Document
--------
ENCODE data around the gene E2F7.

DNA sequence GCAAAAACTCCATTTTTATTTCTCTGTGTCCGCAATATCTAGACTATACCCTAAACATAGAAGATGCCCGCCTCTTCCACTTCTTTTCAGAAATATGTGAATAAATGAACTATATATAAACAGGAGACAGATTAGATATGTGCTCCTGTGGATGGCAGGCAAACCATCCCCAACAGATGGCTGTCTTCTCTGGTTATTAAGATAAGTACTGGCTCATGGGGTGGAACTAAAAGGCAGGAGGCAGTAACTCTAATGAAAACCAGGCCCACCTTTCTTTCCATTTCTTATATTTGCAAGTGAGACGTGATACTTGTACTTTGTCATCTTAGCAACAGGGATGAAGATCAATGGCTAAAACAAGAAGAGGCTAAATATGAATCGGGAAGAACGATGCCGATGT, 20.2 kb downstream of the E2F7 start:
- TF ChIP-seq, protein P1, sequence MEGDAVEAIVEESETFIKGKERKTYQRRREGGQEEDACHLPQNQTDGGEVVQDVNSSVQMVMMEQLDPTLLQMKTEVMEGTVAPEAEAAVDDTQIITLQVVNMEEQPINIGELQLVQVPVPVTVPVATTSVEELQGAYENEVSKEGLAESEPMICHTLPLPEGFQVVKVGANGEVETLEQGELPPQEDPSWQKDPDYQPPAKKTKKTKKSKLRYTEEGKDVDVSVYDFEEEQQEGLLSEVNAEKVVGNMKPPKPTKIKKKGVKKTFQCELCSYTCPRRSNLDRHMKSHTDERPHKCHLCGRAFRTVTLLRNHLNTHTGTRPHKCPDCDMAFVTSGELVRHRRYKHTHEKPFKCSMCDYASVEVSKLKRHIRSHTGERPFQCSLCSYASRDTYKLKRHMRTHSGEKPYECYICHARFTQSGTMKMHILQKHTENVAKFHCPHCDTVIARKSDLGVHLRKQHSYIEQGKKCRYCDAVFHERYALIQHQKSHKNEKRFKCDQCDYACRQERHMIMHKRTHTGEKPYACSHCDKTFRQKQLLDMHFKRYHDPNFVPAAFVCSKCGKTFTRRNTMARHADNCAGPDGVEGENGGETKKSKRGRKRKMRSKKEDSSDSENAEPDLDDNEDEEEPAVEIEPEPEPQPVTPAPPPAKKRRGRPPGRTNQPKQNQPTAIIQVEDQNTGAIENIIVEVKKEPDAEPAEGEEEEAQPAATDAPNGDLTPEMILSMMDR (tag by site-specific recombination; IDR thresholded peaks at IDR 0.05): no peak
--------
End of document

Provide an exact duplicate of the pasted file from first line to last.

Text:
ENCODE data around the gene E2F7.

DNA sequence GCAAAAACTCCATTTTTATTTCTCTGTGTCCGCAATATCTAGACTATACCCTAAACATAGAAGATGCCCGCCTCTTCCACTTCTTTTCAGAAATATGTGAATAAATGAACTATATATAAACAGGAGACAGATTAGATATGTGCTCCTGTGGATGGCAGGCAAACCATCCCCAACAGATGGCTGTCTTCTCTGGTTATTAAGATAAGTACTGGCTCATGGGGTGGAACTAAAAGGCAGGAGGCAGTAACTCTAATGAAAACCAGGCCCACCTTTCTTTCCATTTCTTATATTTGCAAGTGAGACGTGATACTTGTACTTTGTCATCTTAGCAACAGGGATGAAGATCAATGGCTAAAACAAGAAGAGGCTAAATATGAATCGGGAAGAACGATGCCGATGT, 20.2 kb downstream of the E2F7 start:
- TF ChIP-seq, protein P1, sequence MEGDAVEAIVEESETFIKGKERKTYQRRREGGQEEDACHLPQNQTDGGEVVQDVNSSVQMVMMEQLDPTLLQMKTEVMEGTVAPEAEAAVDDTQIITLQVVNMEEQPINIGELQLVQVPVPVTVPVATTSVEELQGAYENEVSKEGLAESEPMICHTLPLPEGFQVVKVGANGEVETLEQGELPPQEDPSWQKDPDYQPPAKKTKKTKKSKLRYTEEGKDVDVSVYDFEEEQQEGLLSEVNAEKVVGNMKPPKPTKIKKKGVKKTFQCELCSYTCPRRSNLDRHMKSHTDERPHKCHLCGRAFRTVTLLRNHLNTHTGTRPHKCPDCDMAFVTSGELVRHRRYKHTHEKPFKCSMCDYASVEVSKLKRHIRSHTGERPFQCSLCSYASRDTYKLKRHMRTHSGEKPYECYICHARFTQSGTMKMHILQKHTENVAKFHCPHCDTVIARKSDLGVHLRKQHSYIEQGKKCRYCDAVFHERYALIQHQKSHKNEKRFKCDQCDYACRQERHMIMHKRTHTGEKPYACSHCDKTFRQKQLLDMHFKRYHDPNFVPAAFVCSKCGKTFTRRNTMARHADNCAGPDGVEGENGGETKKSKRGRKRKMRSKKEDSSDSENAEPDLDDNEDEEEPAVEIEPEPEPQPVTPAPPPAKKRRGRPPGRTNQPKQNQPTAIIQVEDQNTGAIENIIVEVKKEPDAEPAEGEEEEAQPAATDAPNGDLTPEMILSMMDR (tag by site-specific recombination; IDR thresholded peaks at IDR 0.05): no peak